ISIS Threat: Why Aren't the Arab Nations Stepping Up?

isis coalition
U.S. President Barack Obama listens to King Abdullah of Jordan in the Oval Office of the White House in Washington, December 5, 2014. Larry Downin/Reuters

Following a visit to Jordan in November, Representative Rob Wittman, R-Virginia, argued the campaign against the Islamic State (ISIS) "needs an Arab face." Saudi Foreign Minister Saud Al-Faisal agreed, declaring success "requires the presence of combat troops on the ground."

It is a notion shared by Jordan's King Abdullah as well. During an interview with PBS's Charlie Rose, Abdullah said, "We, as Arab and Muslim countries…need to take ownership of this."

Rhetoric comes easily, but implementation does not. When pressed by Rose about deploying Jordanian troops the king demurred, noting "at the end of the day, whether it's in Iraq or in Syria, it has to be done by the local populations themselves."

Here lie the limits of the anti-ISIS coalition: U.S. partners in the region are unable or unwilling to do more.

Key reasons for this reticence include limited capability, Iraq's uninterest in foreign troops, regional tensions and fear of domestic blowback. U.S. allies in the region invest heavily in air power, but their conventional land forces remain limited (Saudi Arabia, UAE, Qatar and Bahrain), or outdated (Jordan).

The coalition's contribution to date is limited: of 1,219 airstrikes conducted in Iraq and Syria since August, coalition partners contributed 208.

Second, Iraq's leaders have dismissed the idea of foreign troops. Saudi Arabia has stationed 30,000 troops along the Saudi-Iraq border since July and reports from September hinted at possible Jordanian deployment, but Iraqi Prime Minister Haider al-Abadi has emphasized, "Not only is it not necessary," he said, "We don't want them. We won't allow them. Full stop."

Third, existing regional tensions make a cohesive coalition unlikely. While Qatar and the United Arab Emirates (UAE) both joined NATO operations in Libya in 2011, they are now on opposite sides of a regional proxy war, with Qatar backing the parliament in Tripoli, while the UAE, other Gulf states and Egypt back the parliament based in the eastern Libyan city of Tobruk. Qatar supports Egypt's Muslim Brotherhood, while Saudi Arabia backs Abdel Fattah al-Sisi's regime.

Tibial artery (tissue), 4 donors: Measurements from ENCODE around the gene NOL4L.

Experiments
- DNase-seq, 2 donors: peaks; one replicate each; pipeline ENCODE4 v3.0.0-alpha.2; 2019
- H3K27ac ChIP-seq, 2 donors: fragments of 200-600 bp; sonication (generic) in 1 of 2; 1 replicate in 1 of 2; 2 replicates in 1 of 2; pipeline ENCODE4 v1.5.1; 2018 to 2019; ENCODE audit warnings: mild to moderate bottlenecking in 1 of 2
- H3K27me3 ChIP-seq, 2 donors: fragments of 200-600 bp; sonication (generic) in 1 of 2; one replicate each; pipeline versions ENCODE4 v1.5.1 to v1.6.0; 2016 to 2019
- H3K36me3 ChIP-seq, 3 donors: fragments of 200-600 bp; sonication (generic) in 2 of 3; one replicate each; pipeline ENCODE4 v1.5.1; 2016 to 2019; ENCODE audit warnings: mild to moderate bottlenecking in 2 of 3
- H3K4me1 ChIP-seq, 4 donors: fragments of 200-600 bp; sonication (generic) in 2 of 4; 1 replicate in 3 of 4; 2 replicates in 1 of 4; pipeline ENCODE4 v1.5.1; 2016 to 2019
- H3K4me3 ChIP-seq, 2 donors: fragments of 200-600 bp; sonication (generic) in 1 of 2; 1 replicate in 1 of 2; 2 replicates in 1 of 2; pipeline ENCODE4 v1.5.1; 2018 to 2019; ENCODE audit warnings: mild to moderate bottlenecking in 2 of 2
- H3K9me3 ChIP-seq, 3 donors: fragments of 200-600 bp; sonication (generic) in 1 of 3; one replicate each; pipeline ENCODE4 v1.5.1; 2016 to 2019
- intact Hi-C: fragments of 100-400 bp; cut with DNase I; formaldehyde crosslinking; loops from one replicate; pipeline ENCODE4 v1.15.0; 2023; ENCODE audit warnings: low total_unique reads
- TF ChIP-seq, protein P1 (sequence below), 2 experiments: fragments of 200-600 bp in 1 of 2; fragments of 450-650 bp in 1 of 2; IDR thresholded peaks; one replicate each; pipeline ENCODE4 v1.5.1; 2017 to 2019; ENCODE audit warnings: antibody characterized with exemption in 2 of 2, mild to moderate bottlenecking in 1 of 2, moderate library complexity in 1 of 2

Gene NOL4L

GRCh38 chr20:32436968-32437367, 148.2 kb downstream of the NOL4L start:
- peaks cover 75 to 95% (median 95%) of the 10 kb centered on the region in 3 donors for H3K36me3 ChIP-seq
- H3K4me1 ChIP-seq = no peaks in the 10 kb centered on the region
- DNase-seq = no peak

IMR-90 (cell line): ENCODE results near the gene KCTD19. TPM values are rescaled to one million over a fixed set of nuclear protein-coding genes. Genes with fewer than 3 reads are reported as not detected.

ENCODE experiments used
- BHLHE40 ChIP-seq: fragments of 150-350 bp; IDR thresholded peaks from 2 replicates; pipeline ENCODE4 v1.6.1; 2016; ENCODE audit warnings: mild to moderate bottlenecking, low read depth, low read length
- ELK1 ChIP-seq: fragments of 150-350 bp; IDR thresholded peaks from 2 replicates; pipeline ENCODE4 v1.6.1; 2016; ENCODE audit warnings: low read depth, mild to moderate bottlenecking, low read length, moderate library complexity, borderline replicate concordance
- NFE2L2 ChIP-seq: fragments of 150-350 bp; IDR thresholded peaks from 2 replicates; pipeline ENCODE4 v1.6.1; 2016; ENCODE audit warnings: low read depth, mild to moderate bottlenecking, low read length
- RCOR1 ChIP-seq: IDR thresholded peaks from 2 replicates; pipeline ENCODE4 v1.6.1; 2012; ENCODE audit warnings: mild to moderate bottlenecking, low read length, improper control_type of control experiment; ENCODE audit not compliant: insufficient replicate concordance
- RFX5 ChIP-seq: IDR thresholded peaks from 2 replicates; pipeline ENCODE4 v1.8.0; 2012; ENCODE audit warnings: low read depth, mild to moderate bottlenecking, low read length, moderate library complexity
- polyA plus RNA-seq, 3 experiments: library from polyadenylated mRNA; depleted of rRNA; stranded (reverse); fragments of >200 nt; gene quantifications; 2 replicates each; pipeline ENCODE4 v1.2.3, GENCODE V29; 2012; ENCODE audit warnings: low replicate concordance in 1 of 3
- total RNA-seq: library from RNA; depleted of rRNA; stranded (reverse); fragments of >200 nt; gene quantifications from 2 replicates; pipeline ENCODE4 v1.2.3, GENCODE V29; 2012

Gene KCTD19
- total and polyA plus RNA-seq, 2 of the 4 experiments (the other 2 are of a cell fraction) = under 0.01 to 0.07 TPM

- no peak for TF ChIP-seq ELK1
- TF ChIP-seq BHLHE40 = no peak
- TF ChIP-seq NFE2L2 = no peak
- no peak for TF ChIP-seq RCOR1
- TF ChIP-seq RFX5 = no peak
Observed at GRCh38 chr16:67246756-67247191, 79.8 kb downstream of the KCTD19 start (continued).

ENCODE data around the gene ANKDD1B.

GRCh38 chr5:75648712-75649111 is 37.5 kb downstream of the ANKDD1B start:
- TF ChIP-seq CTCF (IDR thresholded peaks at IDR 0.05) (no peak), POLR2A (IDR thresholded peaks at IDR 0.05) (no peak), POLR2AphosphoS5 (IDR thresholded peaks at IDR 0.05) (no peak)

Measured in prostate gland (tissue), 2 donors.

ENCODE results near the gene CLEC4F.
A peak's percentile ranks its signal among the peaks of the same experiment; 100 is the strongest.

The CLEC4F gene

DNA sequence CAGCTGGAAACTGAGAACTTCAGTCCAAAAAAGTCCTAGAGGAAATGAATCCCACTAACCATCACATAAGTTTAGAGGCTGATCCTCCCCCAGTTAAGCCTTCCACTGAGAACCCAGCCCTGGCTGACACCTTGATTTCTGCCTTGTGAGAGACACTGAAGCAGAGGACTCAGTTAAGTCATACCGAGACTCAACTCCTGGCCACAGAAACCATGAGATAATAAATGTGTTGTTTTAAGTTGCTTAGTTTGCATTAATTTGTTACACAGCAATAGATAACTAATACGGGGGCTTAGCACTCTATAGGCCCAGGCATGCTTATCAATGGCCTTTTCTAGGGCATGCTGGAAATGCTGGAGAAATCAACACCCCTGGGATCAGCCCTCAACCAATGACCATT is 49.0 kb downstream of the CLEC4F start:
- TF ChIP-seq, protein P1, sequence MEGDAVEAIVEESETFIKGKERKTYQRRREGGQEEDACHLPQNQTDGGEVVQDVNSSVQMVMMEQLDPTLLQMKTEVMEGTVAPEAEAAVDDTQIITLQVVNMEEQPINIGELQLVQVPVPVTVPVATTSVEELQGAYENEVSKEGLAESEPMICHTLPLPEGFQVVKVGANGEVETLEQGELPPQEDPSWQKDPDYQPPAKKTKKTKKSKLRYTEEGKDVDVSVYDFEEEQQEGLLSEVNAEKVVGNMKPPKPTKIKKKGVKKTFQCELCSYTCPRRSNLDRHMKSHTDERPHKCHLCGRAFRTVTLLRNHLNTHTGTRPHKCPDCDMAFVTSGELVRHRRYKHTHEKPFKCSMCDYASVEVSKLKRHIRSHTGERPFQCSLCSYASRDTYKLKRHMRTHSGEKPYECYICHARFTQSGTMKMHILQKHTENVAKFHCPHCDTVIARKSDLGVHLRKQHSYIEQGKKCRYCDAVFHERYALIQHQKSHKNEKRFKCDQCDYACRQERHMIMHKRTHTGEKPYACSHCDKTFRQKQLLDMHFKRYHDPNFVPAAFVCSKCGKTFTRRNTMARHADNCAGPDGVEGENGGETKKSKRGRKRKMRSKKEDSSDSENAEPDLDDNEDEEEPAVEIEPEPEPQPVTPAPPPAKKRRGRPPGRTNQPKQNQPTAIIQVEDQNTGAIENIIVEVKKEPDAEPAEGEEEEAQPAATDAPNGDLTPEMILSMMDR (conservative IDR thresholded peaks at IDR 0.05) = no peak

Amid these competing regional rivalries, even the backdrop of a growing ISIS threat may not be sufficient to create unity among Arab League or Gulf Cooperation Council members.

Finally, the potential for domestic blowback concerns regional leaders. Most ISIS fighters appear to be Iraqi or Syrian, yet the top three states of origin for foreign fighters joining ISIS are Tunisia and Saudi Arabia, followed closely by Jordan. ISIS's continued advance threatens neighboring states, and returning fighters could destabilize regional governments, but with many citizens distrustful of U.S. policy in the region further participation in the coalition could spark domestic protest as well.

Could the coalition ever overcome these challenges? It is difficult to imagine how. Short of an about-face by Iraq's leadership, or a sudden thawing of tension in the Gulf, the dysfunction will likely continue. Overt U.S. pressure on regional partners might backfire, yet in absence of broader participation from the coalition, the United States should plan to assume much of the operational burden going forward.

Tara Beeny is a research assistant at the American Enterprise Institute. This article first appeared on the American Enterprise Institute website.